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Upgrading to a Nicer Pair of Tefillin


Rabbi Yoel Lieberman

Av 24, 5774
I am unsure what Minhag of Tefillin to purchase. I received my first pair from Chabad 9 years ago and it was a mix of minhagim. The batim are Ashkenaz, the parshiyot are Ha’Ari, and the straps wrap outwardly. I am looking to purchase a new and much nicer pair, but I have received too many conflicting answers as to what minhag to buy. Chabad says Ha’Ari, the local Modern Orthodox Rabbis say Ashkenazi Beit Yosef, and I do not know what to do. Can you please advise?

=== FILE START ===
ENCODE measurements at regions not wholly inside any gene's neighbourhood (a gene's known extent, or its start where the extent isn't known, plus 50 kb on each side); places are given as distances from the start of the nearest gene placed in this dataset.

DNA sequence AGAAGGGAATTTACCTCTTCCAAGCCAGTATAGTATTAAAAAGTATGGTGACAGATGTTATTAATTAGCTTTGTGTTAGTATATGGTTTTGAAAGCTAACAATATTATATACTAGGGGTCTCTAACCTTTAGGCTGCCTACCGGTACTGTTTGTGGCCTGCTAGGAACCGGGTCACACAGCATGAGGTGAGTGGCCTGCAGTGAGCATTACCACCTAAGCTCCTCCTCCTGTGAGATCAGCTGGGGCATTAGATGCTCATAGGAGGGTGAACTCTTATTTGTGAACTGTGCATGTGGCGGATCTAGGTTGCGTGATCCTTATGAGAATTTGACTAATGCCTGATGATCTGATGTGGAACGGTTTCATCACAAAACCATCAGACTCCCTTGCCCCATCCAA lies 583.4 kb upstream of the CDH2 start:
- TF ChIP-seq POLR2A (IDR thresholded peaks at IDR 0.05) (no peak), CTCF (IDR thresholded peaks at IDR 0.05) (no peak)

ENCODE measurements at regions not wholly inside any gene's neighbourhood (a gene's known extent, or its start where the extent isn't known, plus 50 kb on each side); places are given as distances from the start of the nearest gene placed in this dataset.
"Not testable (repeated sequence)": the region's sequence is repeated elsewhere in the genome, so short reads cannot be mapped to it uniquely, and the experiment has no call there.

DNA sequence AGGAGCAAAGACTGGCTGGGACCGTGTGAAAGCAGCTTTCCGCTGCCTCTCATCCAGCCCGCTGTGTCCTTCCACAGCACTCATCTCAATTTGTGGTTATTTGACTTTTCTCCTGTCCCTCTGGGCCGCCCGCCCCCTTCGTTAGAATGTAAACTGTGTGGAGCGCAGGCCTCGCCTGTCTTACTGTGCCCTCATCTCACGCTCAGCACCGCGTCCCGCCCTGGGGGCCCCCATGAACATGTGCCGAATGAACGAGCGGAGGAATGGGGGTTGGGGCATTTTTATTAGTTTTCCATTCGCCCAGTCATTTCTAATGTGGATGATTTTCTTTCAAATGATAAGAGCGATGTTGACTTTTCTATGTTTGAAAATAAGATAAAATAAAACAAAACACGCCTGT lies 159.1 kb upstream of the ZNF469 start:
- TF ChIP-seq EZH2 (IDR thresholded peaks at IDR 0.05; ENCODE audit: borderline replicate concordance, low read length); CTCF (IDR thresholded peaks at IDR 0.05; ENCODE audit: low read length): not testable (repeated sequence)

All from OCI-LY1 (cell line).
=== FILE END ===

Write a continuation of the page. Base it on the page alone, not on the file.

ב"ה Shalom As I have said in a previous answer, the general rule is that a person must follow the custom of his parents. The Pasuk says "Do not abandon the 'torah' of your mother" (Mishle 1:8) which the Talmud explains that one should not change the nusach of his ancestors. (Yerushalmi Eruvin chapter 3). Sometimes people grow up with a custom different than that of their father and only after they get used to it they happen to find out that it was not their father's custom. In such cases, a Rabbi should be consulted how to continue. It seems that in the case you are describing that the father's custom is unknown. It is for these type of cases, that it says in Pirkei Avot that you must choose a Rav to whom you direct your questions. Both customs you describe are holy and you perform the mitzvah of Tefillin. You should not feel missing out because you do things one way and others do the same mitzvah another way. As much as we Rabbis on the internet would like to help you "virtually", we cannot replace a real flesh and blood Rabbi who you can meet, call, and go to his shiur. Don't misunderstand. We will continue to answer your questions and we appreciate the confidence you place in us and the "zechut" you give us by allowing us to teach you torah. Also, even on this site, sometimes one Rabbi will answer you and other times another Rabbi will answer with perhaps a different perspective. The choice here is not between, Chabad or modern orthodox. The modern orthodox Rabbis told you simply the Askenazi custom. So find the Rabbi who you feel close to who will help you make your decision which custom to follow, and be consistent. Al the best
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